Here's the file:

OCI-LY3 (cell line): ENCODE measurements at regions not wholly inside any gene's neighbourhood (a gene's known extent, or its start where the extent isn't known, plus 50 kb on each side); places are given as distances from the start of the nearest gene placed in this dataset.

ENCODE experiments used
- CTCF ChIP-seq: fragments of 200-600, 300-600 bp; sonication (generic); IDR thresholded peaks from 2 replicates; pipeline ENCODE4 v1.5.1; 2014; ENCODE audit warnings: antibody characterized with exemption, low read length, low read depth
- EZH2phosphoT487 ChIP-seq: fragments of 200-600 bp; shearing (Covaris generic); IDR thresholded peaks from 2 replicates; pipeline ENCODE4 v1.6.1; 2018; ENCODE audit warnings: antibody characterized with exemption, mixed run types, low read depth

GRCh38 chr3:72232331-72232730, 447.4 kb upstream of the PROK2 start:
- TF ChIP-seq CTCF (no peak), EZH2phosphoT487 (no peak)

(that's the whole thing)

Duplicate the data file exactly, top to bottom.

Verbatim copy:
OCI-LY3 (cell line): ENCODE measurements at regions not wholly inside any gene's neighbourhood (a gene's known extent, or its start where the extent isn't known, plus 50 kb on each side); places are given as distances from the start of the nearest gene placed in this dataset.

ENCODE experiments used
- CTCF ChIP-seq: fragments of 200-600, 300-600 bp; sonication (generic); IDR thresholded peaks from 2 replicates; pipeline ENCODE4 v1.5.1; 2014; ENCODE audit warnings: antibody characterized with exemption, low read length, low read depth
- EZH2phosphoT487 ChIP-seq: fragments of 200-600 bp; shearing (Covaris generic); IDR thresholded peaks from 2 replicates; pipeline ENCODE4 v1.6.1; 2018; ENCODE audit warnings: antibody characterized with exemption, mixed run types, low read depth

GRCh38 chr3:72232331-72232730, 447.4 kb upstream of the PROK2 start:
- TF ChIP-seq CTCF (no peak), EZH2phosphoT487 (no peak)